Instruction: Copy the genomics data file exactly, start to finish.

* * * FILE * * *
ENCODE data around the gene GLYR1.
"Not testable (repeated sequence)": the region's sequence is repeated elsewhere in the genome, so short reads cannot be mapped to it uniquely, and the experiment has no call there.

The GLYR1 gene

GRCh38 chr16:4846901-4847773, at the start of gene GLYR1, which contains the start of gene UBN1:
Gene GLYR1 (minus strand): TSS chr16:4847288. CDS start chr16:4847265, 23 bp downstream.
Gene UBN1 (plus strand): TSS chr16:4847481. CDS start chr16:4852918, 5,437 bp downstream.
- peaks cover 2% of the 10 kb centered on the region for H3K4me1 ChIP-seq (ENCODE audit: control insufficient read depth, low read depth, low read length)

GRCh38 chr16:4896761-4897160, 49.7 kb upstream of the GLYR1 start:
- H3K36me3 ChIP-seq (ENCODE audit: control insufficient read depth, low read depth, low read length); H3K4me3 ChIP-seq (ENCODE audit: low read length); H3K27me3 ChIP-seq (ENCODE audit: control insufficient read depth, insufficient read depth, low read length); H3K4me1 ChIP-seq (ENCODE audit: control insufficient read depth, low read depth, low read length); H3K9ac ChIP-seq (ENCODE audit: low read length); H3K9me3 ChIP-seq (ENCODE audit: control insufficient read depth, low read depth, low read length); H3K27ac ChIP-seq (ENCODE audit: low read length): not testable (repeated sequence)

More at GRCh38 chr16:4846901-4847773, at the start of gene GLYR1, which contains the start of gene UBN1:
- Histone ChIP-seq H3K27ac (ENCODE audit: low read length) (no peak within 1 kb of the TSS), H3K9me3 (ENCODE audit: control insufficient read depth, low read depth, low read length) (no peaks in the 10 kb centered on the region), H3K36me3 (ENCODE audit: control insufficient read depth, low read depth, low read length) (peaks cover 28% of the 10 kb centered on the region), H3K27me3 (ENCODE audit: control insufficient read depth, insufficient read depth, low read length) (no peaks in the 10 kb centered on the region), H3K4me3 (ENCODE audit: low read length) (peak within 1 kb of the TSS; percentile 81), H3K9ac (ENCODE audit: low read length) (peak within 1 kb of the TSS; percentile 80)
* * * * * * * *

ENCODE data around the gene GLYR1.
"Not testable (repeated sequence)": the region's sequence is repeated elsewhere in the genome, so short reads cannot be mapped to it uniquely, and the experiment has no call there.

The GLYR1 gene

GRCh38 chr16:4846901-4847773, at the start of gene GLYR1, which contains the start of gene UBN1:
Gene GLYR1 (minus strand): TSS chr16:4847288. CDS start chr16:4847265, 23 bp downstream.
Gene UBN1 (plus strand): TSS chr16:4847481. CDS start chr16:4852918, 5,437 bp downstream.
- peaks cover 2% of the 10 kb centered on the region for H3K4me1 ChIP-seq (ENCODE audit: control insufficient read depth, low read depth, low read length)

GRCh38 chr16:4896761-4897160, 49.7 kb upstream of the GLYR1 start:
- H3K36me3 ChIP-seq (ENCODE audit: control insufficient read depth, low read depth, low read length); H3K4me3 ChIP-seq (ENCODE audit: low read length); H3K27me3 ChIP-seq (ENCODE audit: control insufficient read depth, insufficient read depth, low read length); H3K4me1 ChIP-seq (ENCODE audit: control insufficient read depth, low read depth, low read length); H3K9ac ChIP-seq (ENCODE audit: low read length); H3K9me3 ChIP-seq (ENCODE audit: control insufficient read depth, low read depth, low read length); H3K27ac ChIP-seq (ENCODE audit: low read length): not testable (repeated sequence)

More at GRCh38 chr16:4846901-4847773, at the start of gene GLYR1, which contains the start of gene UBN1:
- Histone ChIP-seq H3K27ac (ENCODE audit: low read length) (no peak within 1 kb of the TSS), H3K9me3 (ENCODE audit: control insufficient read depth, low read depth, low read length) (no peaks in the 10 kb centered on the region), H3K36me3 (ENCODE audit: control insufficient read depth, low read depth, low read length) (peaks cover 28% of the 10 kb centered on the region), H3K27me3 (ENCODE audit: control insufficient read depth, insufficient read depth, low read length) (no peaks in the 10 kb centered on the region), H3K4me3 (ENCODE audit: low read length) (peak within 1 kb of the TSS; percentile 81), H3K9ac (ENCODE audit: low read length) (peak within 1 kb of the TSS; percentile 80)